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Oct 15

Stop the Irrelevant Royal Drivel

Amanda Vanstone writing for Nine Media is fed up with the coverage of the banal and usually staged doings of Harry and Meghan. It might be relevant for the Brits but has little to do with us.  She asks, "Why do so many Australian news websites run ridiculous stories about Harry and his wife? Seriously, these stories add nothing to our lives." And she brings it back to our system of government: "It's interesting that we hear more about a man who is not going to be our king than we do about the person in Australia who represents our Queen...our prime ministers have always been seen as being at the apex of power. They don't have to explain anything to anyone. The Governor-General, the Queen's representative here, is not expected to be a recluse but, there'll be no sharing the limelight." She would be delighted she says "if Australian media had an effective blackout on all news about the royal family other than the reigning monarch and perhaps the next two in line to the throne. The broader family do not serve us in any real way. Or perhaps I am wrong, perhaps they do serve as an example of what we don't have and don't want". Quite. [A royal pain: care factor low for Harry and Meghan's adventures" by Amanda Vanstone, The Canberra Times, 14 October 2019]

Oct 14

Britons Despair at Impotence of Crown

We should be paying close attention to how Brexit is playing out in the UK and the role of its Head of State, also ours. There's not much to see as the Queen has been mislead by the Prime Minister over proroguing Parliament and was clearly piqued by the election manifesto that she was required to read out in her speech at the opening of the new parliamentary session on 14 October. For this, she chose full regalia including the George V coronet, the most obvious symbol of the Crown other than the Koh i Noor crown of state worn at the coronation. This is in contrast to her choice of daytime dress for similar events in recent years including the famous Europe blue coat and hat for the 2017 opening of Parliament. It would be interesting to know if the full regalia was requested by the Prime Minister or selected by the Palace. Catherine Bennett, writing in The Observer, describes the Crown, after recent events, as increasingly hollow and having no role at all. Read on link below. ["The Queen might be admired, but the crown has seldom seemed so empty" by Catherine Bennett, The Guardian online, 14 October 2019]

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Oct 10

Oh, for a Proper Head of State

Once again, WfaAR sees an excellent example of a properly functioning Head of State, engaged with the interests of his people. Our attention was caught by a statement made by Michael D Higgins, President of the Republic of Ireland who was invited by The New York Times to make a contribution to the annual Athens Democracy Forum gathering in Greece during the week. Higgins addressed the subject: What does a new form of European unity look like going into the third decade of the century? Speaking personally but authoritatively Higgins discusses "the urgent need in both scholarship and a diplomacy that, at present, is trapped in a narrow theory of interests to change by making new connections between economics, ecology and ethics, thus forging a new path on which we can travel together". He concludes by writing, " We must do this not just for our benefit, but for the future generations to whom, we, surely, have a responsibility to create a peaceful, harmonious world that is supported by a sustainable vision of economy and society, and enriched by a diversity of cultures." Heard anything like that from the Queen or the Governor-General lately? ["Seeking an Inclusive European Unity" by Michael D Higgins, The New York Times International Edition, 10 October 2019]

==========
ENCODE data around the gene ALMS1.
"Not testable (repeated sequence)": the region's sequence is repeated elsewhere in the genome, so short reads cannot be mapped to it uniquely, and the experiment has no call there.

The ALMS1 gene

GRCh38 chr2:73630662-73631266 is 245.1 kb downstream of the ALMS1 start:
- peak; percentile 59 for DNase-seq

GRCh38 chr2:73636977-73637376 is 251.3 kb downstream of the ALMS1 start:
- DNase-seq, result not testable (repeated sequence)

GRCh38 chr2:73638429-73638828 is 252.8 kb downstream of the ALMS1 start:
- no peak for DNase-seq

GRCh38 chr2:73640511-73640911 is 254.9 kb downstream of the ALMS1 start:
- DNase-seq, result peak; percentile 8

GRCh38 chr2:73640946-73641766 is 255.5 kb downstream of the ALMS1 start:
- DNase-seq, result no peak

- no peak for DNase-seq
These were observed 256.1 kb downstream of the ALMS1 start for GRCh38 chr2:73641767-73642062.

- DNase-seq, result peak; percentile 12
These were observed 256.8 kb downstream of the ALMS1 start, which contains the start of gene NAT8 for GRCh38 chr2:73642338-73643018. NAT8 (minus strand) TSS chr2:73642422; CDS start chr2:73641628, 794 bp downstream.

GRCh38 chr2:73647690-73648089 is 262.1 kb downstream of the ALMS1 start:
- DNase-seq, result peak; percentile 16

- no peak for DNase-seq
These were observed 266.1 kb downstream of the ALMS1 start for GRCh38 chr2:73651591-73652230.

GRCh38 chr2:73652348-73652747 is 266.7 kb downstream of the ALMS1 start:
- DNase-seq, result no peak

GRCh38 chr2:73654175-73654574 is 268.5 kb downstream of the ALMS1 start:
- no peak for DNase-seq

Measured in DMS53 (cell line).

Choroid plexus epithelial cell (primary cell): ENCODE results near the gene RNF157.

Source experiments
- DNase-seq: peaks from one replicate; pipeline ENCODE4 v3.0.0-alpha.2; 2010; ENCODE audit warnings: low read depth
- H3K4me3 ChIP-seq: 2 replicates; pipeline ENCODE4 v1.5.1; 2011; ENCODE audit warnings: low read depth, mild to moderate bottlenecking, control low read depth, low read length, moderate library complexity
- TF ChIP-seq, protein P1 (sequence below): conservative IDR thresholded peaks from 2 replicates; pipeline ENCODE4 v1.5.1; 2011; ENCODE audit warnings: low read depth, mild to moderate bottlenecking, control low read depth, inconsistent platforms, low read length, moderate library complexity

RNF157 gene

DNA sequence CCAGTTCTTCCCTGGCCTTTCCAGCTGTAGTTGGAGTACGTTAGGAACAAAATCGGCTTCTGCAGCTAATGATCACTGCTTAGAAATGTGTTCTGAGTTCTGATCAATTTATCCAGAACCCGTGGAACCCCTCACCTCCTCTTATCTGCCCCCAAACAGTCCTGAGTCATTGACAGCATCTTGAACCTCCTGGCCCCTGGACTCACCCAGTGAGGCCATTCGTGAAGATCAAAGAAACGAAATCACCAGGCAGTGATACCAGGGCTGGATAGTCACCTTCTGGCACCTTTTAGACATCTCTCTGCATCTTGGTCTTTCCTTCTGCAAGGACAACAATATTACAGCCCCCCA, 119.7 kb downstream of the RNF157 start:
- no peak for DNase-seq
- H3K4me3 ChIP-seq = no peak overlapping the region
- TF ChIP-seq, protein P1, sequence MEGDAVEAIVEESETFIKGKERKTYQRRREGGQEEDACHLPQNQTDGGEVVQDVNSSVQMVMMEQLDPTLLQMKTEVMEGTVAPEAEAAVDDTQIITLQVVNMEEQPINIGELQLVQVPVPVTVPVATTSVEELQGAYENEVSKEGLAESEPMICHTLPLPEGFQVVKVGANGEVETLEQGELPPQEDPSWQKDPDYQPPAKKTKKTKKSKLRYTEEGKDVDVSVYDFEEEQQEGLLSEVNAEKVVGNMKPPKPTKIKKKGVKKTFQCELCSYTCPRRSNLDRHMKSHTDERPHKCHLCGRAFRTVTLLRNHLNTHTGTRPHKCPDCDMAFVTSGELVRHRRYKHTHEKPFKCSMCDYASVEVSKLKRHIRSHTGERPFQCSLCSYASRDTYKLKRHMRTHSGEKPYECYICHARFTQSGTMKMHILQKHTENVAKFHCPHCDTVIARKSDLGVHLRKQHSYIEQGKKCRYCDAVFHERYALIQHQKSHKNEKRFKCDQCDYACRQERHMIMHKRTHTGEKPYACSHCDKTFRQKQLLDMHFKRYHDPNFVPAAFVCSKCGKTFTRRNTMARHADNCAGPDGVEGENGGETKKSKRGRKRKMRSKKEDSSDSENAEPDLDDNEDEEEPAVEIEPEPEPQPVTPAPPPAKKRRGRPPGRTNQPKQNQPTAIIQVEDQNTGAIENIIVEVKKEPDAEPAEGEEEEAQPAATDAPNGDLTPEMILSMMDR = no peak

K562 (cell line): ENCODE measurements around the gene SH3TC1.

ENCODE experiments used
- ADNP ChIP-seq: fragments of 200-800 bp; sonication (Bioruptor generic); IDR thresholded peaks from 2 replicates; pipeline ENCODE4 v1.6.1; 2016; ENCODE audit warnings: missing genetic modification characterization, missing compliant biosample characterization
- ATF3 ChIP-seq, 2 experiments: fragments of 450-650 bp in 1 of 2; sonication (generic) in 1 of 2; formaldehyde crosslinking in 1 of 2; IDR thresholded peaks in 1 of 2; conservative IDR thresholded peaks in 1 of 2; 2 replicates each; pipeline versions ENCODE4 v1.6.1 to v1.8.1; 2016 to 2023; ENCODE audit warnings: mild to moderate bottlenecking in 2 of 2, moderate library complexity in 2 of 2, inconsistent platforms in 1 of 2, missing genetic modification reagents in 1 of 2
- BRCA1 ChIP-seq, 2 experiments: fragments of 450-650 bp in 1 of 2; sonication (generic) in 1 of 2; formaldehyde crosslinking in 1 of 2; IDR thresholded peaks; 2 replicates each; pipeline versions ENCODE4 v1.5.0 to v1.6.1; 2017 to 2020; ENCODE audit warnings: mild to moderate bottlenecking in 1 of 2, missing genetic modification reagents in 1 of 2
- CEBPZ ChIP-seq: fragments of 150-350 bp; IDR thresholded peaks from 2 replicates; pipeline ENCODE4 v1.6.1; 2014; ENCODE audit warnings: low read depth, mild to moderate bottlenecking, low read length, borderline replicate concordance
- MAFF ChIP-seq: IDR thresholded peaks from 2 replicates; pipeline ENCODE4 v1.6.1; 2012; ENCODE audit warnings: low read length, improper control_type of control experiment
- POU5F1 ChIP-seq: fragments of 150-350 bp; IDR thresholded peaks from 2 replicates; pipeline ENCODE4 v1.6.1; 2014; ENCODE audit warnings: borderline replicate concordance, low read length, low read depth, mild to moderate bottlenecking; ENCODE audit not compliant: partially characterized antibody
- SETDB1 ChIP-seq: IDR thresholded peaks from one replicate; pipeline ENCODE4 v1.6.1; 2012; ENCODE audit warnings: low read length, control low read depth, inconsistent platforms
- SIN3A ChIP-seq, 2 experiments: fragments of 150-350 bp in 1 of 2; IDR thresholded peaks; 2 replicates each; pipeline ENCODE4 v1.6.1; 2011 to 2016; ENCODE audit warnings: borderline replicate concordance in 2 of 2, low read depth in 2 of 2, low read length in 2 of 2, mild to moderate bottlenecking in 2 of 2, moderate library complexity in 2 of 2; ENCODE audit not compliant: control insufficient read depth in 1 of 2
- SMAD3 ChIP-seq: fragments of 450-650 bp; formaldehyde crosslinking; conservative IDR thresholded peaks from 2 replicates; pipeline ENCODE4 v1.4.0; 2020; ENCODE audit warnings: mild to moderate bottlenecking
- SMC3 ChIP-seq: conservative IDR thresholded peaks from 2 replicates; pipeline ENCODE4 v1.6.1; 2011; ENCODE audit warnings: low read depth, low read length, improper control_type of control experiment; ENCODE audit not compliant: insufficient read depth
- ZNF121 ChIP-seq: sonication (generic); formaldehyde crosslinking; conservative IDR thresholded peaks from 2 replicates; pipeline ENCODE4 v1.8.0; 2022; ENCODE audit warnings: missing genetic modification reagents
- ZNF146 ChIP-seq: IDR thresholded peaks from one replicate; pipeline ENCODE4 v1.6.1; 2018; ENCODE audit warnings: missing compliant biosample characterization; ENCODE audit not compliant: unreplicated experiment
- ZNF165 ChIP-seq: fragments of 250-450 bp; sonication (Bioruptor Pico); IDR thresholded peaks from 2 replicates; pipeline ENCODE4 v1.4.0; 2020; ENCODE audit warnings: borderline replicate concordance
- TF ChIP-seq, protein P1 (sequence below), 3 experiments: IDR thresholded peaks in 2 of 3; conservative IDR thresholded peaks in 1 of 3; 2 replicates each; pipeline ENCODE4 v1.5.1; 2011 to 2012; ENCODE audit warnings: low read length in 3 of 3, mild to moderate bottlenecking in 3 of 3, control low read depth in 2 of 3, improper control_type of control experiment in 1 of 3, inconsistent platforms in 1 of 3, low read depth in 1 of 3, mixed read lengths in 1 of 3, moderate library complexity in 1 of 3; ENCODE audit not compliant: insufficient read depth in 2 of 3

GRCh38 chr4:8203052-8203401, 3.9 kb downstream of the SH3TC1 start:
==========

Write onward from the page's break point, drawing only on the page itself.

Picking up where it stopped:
Oct 7

Oh no, not more Knights and Dames?

According to the press, former Prime Minister and MHR Tony Abbott would still like to reintroduce knights and dames at the top of our honours system if he could. Thankfully, he is highly unlikely to make a return to the federal parliament and these regressive views won't help him in his quest in any event. Abbott has, however, recently been appointed to the board of the Australian War Memorial, prime protector of Anzackery and mateship as defining characteristics of our national identity. For more, click on the link to "'Unrepentant' Tony Abbott would still like return to knights, dames" by Samantha Maiden, The New Daily online 7 October 2019.

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Sep 30

Submissions to Inquiry into Nationhood, National Identity and Democracy

WfaAR was keen to make a submission to this Inquiry of the Federal Parliament but due to absences overseas we were unable to by the closing date. However, we certainly have some views on these subjects of keen interest to republicans for many years. The Inquiry has such a wide-ranging brief and issued such a confusingly broad discussion paper on 12 September that it is likely to sink in a mire of conflicting beliefs and overload while probably producing little of use other than recording many opinions at odds with each other. The tenor and scope of submissions published thus far (45 of 120) underscores this view.